Remember suburban Phoenix, home of empty subdivisions with green swimming pools and roving coyotes? It’s booming again. A house in Glendale got 95 offers and eventually sold for 17 percent above the asking price. “This is not something we would see in a normal market,” says Michael Orr, director of the Center for Real Estate Theory and Practice at Arizona State University’s W.P. Carey School of Business.
After falling 57 percent from 2006 through last October, Phoenix metro housing prices rose 12 percent through April and have continued upward since, according to the Standard & Poor’s/Case-Shiller home price indexes. In Atlanta, meanwhile, the housing recession is far from over: Home prices fell 17 percent in the year through April to their lowest point since 1997, according to Case-Shiller.
Housing is most Americans’ biggest asset and crucial to the health of the overall economy, so it’s natural to ask when it will get back to normal. As the contrast between Phoenix and Atlanta shows, the answer is: not yet. The sector remains roiled by extremes. The lowest mortgage rates in history, courtesy of a recession-fighting central bank, coupled with the biggest drop in housing prices since the Depression, have made homes the most affordable since 1970, according to the National Association of Realtors. But people can’t scrape up a down payment when mortgages on their current residences are underwater. Banks have tightened lending standards even as the bad economy has lowered many borrowers’ credit scores. And the country is stuck in the longest period of 8 percent-plus unemployment since the government began keeping track in 1948.
Photograph by Kirk Crippens for Bloomberg Businessweek
These powerful positive and negative forces are almost canceling each other out, leaving a small net “up” nationally. Zillow, an online marketplace, said on July 24 that home values in the second quarter posted their first year-over-year increase since 2007. The next day the Department of Commerce said new-home sales fell 8.4 percent in June—and revised previous months’ sales up. The push and pull are not what anyone would call normal. “Most local housing markets still have a way to go to achieve a clean bill of health,” economists at the Federal Reserve Bank of New York wrote in a July 17 report.
Home prices fell by a third from 2006 through 2009 and then staged three phony recoveries before slumping again. The Standard & Poor’s/Case-Shiller National Home Price Index hit a post-bust low in the first quarter of 2012, dropping to 2002 levels. After such gyrations, it’s hard for anyone to say that prices are even roughly correct at today’s levels. “What’s normal?” asks Comerica Bank (CMA) Chief Economist Robert Dye.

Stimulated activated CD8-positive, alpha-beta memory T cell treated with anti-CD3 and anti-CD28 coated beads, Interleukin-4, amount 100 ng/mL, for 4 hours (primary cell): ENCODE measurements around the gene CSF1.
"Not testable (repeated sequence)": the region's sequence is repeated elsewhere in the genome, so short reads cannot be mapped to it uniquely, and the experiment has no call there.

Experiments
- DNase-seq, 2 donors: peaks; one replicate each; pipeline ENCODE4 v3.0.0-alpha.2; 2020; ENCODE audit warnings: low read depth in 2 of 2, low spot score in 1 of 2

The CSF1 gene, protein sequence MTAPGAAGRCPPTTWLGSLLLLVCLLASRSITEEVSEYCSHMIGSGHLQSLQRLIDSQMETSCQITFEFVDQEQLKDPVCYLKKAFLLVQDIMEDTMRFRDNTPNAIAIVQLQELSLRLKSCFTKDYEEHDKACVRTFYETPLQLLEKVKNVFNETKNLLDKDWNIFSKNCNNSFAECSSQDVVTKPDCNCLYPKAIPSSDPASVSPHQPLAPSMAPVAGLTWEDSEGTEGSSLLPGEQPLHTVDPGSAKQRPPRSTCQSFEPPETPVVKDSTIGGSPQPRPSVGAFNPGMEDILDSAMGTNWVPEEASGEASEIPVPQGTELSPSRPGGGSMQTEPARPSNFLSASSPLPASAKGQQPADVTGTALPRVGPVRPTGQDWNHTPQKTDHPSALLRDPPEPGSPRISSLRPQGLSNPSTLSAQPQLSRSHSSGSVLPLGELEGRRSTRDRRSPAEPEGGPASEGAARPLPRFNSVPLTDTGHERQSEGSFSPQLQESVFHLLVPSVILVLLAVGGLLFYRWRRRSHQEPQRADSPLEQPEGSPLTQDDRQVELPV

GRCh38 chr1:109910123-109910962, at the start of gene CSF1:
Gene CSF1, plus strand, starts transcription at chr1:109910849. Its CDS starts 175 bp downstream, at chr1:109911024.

Now that housing is cheap in comparison with rents and incomes, the biggest risk is a faltering economy. “If the broader economy weakens in the short term, the housing rebound could again stall,” says Harvard University’s Joint Center for Housing Studies annual report.
That’s a real possibility as forecasters mark down their outlooks for economic growth. Sam Khater, senior economist for CoreLogic (CLGX), a housing data company, says in a new report that home prices have little room for further increase because they are highly correlated to median incomes, which, he points out, “have not increased on an inflation-adjusted basis since 1996.”
Although the so-called shadow inventory of unsold real estate has shrunk since its 2010 high, CoreLogic calculates that there are still 1.5 million homes in various stages of delinquency or foreclosure that don’t show up in measures of housing supply. “The broad dynamics are still quite scary,” says Michael Feder, chief executive officer of housing data company Radar Logic, in a July 24 report. “We think housing is still a short.”
At least residential real estate is no longer dragging down the rest of the economy. The rebound in home prices and decline in mortgage debt has begun to restore Americans’ housing wealth, which helps the economy by making them more willing to spend. According to Fed data, owners’ equity in household real estate fell by $7 trillion, or more than half, from the end of 2005 through the last quarter of 2011. It increased by about $400 billion in the first three months of this year, the fastest pace of growth in more than 60 years.
Construction is recovering, too. It’s been adding to gross domestic product growth since the second quarter of 2011, according to Department of Commerce data. The industry’s prospects are generating excitement in the stock market. The S&P Supercomposite Homebuilding Index, which fell almost 90 percent from 2005 to 2008, is up 50 percent in 2012 as of July 23, eight times the gain of the Standard & Poor’s 500-stock index.
Photographs by Kirk Crippens for Bloomberg Businessweek
There’s plenty of room for homebuilders to grow. Even after the latest uptick, starts on new homes are running at a pace that’s less than half what’s needed to accommodate the demand from young people moving out on their own, plus replacement of obsolete or damaged dwellings, says David Dwyer, director of global research for Bloomberg Industries. “This has been such a historic depression in housing that as soon as you see signs of a turn,” he says, investors in homebuilder stocks tend to “move first and ask questions later.”
If events unfold perfectly, the contradictory forces pushing on the housing market will moderate. The Fed will allow interest rates to rise from their historic lows. Simultaneously, the economy will gain momentum and generate more jobs. Likewise, the oversupply of foreclosed homes will be absorbed by pent-up demand from young families that have been shut out of the market. “Demographics will assert themselves at some point,” says Macroeconomic Advisers, a St. Louis-based consulting firm. Over time, then, the U.S. housing market will become increasingly normal. Just not yet.